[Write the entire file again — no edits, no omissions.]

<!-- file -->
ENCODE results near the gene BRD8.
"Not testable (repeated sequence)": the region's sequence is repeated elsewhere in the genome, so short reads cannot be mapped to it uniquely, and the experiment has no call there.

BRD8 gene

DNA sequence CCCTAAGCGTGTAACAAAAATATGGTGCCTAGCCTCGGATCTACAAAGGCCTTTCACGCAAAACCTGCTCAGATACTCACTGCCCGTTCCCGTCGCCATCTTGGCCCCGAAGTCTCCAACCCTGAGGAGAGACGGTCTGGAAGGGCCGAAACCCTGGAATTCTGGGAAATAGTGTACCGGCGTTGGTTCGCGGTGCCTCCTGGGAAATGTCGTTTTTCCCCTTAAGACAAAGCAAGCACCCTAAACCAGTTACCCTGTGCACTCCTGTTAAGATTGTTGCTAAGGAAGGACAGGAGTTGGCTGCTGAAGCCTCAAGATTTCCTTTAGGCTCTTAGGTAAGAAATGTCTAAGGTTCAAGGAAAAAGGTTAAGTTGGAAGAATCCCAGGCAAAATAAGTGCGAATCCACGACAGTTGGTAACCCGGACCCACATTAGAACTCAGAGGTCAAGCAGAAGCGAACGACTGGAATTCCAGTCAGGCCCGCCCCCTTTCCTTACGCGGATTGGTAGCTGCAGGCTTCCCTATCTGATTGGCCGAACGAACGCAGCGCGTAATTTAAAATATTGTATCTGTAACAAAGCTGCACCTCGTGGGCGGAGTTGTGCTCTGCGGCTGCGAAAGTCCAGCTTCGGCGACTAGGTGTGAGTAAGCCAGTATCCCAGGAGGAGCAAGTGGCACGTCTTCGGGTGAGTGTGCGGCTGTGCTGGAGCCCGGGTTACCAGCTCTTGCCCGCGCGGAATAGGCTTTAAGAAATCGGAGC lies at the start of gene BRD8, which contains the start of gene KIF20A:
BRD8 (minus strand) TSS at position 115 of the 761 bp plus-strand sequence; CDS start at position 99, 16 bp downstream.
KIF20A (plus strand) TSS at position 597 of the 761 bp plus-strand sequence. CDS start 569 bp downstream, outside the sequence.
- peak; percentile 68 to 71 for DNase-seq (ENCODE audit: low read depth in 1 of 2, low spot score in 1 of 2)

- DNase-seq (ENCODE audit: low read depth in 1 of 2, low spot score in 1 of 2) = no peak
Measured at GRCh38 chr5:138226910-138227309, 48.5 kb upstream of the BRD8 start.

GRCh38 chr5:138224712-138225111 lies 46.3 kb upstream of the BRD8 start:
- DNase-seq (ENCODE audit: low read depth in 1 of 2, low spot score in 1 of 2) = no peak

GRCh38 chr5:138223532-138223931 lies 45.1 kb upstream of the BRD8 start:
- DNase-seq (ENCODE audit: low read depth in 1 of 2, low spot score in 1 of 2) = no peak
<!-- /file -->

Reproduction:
ENCODE results near the gene BRD8.
"Not testable (repeated sequence)": the region's sequence is repeated elsewhere in the genome, so short reads cannot be mapped to it uniquely, and the experiment has no call there.

BRD8 gene

DNA sequence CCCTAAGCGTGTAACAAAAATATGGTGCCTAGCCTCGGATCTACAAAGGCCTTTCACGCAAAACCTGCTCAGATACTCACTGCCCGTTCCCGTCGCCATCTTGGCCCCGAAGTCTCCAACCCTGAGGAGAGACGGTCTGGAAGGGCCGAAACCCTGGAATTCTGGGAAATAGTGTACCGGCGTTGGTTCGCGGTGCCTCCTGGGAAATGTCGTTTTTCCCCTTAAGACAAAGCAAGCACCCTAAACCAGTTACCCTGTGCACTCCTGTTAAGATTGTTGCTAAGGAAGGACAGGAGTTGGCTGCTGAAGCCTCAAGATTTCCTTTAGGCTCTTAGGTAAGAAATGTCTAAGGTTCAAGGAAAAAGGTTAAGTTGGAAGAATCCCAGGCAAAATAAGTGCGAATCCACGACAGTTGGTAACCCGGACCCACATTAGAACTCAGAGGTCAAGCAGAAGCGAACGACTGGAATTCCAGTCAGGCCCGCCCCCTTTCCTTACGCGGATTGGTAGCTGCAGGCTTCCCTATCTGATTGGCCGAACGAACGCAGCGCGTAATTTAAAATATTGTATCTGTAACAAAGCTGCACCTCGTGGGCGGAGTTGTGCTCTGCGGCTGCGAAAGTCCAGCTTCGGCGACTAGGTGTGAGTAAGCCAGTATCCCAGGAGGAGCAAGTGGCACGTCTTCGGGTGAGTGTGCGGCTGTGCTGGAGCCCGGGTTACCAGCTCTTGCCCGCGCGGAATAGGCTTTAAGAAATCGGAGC lies at the start of gene BRD8, which contains the start of gene KIF20A:
BRD8 (minus strand) TSS at position 115 of the 761 bp plus-strand sequence; CDS start at position 99, 16 bp downstream.
KIF20A (plus strand) TSS at position 597 of the 761 bp plus-strand sequence. CDS start 569 bp downstream, outside the sequence.
- peak; percentile 68 to 71 for DNase-seq (ENCODE audit: low read depth in 1 of 2, low spot score in 1 of 2)

- DNase-seq (ENCODE audit: low read depth in 1 of 2, low spot score in 1 of 2) = no peak
Measured at GRCh38 chr5:138226910-138227309, 48.5 kb upstream of the BRD8 start.

GRCh38 chr5:138224712-138225111 lies 46.3 kb upstream of the BRD8 start:
- DNase-seq (ENCODE audit: low read depth in 1 of 2, low spot score in 1 of 2) = no peak

GRCh38 chr5:138223532-138223931 lies 45.1 kb upstream of the BRD8 start:
- DNase-seq (ENCODE audit: low read depth in 1 of 2, low spot score in 1 of 2) = no peak